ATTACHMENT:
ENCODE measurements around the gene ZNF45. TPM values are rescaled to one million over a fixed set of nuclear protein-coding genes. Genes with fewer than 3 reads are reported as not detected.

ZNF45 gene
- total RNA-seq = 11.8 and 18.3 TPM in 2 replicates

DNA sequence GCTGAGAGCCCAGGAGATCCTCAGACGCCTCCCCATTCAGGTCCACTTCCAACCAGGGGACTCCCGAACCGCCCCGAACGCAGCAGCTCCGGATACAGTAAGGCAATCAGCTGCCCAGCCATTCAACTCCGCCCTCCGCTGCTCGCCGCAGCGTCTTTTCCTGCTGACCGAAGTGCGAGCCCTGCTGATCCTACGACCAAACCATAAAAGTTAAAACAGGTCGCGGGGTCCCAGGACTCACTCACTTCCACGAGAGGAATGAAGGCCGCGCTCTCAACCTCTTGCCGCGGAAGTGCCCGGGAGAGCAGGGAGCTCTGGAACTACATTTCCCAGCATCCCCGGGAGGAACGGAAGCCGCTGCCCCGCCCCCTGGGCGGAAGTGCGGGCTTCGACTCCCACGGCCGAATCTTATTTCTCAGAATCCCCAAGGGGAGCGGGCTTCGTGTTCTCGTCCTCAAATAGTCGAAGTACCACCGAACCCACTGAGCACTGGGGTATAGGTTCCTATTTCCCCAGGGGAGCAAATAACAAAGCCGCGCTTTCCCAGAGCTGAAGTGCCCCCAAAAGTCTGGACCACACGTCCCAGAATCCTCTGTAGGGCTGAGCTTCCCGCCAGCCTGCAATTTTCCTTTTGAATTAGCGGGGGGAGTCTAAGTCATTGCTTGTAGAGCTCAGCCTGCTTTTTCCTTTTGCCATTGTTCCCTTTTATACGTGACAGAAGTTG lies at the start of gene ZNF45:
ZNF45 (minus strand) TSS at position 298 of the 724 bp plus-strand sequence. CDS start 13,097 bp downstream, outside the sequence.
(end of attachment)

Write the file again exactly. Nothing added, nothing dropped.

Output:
ENCODE measurements around the gene ZNF45. TPM values are rescaled to one million over a fixed set of nuclear protein-coding genes. Genes with fewer than 3 reads are reported as not detected.

ZNF45 gene
- total RNA-seq = 11.8 and 18.3 TPM in 2 replicates

DNA sequence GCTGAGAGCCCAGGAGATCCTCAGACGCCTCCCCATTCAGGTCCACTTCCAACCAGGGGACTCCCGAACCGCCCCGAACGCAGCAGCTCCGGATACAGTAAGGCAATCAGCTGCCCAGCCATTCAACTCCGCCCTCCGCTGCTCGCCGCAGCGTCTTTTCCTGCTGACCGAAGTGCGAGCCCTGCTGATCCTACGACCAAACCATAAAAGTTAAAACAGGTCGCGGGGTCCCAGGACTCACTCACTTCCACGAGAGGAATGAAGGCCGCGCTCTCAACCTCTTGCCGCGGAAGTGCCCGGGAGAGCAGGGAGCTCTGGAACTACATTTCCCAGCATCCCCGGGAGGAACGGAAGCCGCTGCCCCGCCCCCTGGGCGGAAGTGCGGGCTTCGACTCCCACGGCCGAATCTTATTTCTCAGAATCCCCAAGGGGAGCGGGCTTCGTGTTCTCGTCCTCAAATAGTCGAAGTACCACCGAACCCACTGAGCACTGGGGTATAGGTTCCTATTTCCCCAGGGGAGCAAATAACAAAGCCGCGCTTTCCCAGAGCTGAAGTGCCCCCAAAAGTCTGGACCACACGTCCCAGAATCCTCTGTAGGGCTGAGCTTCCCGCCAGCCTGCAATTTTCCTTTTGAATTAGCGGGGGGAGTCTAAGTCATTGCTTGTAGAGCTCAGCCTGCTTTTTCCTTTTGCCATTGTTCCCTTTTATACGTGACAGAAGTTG lies at the start of gene ZNF45:
ZNF45 (minus strand) TSS at position 298 of the 724 bp plus-strand sequence. CDS start 13,097 bp downstream, outside the sequence.